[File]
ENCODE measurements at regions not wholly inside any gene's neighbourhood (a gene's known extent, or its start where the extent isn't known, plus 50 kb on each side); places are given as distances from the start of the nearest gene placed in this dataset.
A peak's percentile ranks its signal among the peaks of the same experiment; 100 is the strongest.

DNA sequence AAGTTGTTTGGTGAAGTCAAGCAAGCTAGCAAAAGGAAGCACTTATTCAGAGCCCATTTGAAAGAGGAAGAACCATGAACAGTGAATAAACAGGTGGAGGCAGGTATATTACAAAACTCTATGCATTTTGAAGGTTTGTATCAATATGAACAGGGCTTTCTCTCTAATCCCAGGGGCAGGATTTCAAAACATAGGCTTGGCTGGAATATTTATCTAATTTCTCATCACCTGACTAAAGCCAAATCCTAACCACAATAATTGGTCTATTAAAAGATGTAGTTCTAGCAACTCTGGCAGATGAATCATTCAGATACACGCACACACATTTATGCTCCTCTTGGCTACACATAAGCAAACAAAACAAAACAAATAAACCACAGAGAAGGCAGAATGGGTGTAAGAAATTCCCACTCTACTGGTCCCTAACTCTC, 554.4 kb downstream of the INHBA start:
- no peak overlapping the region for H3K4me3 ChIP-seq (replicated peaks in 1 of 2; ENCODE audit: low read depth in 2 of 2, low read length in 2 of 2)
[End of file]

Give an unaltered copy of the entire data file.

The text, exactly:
ENCODE measurements at regions not wholly inside any gene's neighbourhood (a gene's known extent, or its start where the extent isn't known, plus 50 kb on each side); places are given as distances from the start of the nearest gene placed in this dataset.
A peak's percentile ranks its signal among the peaks of the same experiment; 100 is the strongest.

DNA sequence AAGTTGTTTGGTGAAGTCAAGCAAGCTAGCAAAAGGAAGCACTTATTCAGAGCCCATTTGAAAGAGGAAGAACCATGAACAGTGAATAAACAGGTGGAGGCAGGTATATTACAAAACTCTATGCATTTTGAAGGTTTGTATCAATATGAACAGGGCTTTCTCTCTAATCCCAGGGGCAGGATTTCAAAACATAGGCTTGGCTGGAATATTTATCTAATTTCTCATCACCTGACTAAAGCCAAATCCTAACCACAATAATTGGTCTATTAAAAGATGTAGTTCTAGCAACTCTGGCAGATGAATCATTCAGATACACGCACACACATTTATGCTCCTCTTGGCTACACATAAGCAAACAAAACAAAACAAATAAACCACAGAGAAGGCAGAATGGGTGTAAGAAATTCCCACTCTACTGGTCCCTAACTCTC, 554.4 kb downstream of the INHBA start:
- no peak overlapping the region for H3K4me3 ChIP-seq (replicated peaks in 1 of 2; ENCODE audit: low read depth in 2 of 2, low read length in 2 of 2)